Building Management

Advancing Standards in the Built Environment

As my colleague Melissa O’Mara recently wrote, energy efficiency standards are crucial in the journey to achieving high performing buildings. Codes and Standards such as the IECC and ASHRAE Standards 90.1 among many others provide some concrete steps that building managers can follow to increase a building’s energy efficiency.  Often, the standards development process contains cost-effective or cost-neutral criteria in order to further encourage standards adoption.  As you might imagine, the standards development process in itself is a continuous journey, and requires significant effort and collaboration.

As part of Schneider Electric’s commitment to building performance and energy efficiency standards and collaboration to solve the massive energy dilemma the world currently faces, I’m proud to announce that I will be working with the Energy Efficiency Standardization Coordination Collaborative (EESCC), a collaborative of the American Standards Institute (ANSI), as chair to its working group for building energy modeling, rating, and labeling. The group’s focus includes building rating and labeling for energy performance and whole building energy modeling, from design to construction.

I’m honored to be among this distinguished group of building management professionals that will drive the EESCC’s push to establish a standardization roadmap for energy efficiency in the buildings industry. When complete, the roadmap will identify the codes, conformance solutions and standards that are currently available and under development, as well as identify gaps and opportunities.  for advancing energy efficiency in theU.S.  Perhaps the most important outcome will be recommendations to incent or enforce these standards and also building rating  and modeling programs.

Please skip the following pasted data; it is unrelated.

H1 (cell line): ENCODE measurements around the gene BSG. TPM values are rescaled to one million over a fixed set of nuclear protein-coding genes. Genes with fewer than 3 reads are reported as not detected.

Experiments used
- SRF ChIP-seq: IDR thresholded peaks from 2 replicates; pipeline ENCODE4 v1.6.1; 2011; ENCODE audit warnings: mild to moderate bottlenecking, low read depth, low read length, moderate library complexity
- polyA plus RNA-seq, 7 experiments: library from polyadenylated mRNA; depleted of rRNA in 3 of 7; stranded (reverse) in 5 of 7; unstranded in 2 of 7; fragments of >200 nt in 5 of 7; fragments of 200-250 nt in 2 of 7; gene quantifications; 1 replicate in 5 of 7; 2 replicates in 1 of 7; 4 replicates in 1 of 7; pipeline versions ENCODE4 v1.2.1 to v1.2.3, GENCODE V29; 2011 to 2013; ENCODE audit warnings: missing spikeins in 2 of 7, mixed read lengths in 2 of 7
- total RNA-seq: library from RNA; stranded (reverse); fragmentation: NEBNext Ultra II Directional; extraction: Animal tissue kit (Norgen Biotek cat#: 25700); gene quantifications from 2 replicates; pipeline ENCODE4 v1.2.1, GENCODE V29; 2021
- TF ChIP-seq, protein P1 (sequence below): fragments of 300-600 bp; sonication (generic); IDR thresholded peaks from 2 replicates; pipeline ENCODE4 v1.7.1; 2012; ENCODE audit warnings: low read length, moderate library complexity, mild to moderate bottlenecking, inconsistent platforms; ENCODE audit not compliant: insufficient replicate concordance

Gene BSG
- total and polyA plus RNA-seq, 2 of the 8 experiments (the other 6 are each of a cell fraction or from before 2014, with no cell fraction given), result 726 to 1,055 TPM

In addition to our work as chairs and co-chairs, we will also help the EESCC chart its strategic direction to achieve its deliverables by serving on the EESCC steering committee, which is co-chaired by John Tuccillo from Schneider Electric and Benjamin Goldstein from the US Department of Energy. Broadly, the EESCC aims to boost adoption, awareness and enforcement of codes and standards both in the marketplace and among policy makers.

What recommendations do you think we should consider as we draft the roadmap for energy efficiency standards? What opportunities do you see to create better standards for energy efficiency? Please share your input in the comments below.


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